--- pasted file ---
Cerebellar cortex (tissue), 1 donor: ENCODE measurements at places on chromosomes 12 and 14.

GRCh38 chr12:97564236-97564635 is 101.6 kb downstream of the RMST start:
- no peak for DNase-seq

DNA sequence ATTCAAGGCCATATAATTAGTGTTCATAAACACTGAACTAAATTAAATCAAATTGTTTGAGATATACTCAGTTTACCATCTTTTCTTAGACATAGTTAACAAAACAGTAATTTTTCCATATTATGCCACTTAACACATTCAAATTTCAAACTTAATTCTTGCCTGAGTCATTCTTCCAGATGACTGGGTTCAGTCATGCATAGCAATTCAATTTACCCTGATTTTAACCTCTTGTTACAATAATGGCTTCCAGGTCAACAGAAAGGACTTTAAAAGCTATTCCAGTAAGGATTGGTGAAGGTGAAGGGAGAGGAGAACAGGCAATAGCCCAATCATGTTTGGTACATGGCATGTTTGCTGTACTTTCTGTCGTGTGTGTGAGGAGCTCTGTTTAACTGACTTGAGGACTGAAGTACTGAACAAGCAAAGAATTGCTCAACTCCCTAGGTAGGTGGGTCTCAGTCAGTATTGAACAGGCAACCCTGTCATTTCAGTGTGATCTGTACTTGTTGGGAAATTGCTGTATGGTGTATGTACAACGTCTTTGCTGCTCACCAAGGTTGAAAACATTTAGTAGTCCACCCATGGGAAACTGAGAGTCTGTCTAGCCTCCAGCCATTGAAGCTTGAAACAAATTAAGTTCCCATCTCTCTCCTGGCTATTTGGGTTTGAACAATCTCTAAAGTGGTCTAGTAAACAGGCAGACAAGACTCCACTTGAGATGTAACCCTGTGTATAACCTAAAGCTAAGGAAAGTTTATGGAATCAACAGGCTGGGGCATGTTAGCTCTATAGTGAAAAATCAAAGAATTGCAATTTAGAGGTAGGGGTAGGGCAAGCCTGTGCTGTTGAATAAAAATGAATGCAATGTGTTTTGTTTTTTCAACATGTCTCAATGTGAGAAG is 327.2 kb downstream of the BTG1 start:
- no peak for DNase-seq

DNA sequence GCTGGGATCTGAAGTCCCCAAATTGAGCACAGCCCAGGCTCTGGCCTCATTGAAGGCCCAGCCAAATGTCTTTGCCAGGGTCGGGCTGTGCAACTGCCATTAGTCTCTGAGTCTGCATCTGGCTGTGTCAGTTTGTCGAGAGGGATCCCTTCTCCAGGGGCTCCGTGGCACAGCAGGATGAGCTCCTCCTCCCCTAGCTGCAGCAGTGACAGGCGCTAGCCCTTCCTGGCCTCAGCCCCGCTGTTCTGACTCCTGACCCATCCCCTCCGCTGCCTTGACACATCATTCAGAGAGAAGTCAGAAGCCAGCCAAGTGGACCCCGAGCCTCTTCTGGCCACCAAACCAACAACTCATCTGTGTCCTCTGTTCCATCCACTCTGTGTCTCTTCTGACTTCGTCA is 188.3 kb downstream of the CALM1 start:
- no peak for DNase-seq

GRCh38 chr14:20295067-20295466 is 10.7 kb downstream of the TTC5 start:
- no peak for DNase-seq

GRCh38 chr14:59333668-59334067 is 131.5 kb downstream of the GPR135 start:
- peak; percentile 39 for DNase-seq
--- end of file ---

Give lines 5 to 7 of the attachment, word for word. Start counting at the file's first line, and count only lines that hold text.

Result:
- no peak for DNase-seq

DNA sequence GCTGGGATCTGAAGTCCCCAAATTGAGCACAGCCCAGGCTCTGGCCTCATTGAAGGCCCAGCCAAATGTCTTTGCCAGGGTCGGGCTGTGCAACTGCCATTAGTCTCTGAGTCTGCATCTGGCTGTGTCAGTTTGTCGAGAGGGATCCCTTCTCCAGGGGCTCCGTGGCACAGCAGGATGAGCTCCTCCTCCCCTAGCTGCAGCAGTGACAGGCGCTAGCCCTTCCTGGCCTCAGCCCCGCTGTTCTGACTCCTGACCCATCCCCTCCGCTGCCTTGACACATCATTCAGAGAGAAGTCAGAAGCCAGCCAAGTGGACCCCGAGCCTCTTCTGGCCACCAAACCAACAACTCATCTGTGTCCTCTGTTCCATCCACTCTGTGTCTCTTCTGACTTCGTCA is 188.3 kb downstream of the CALM1 start:
- no peak for DNase-seq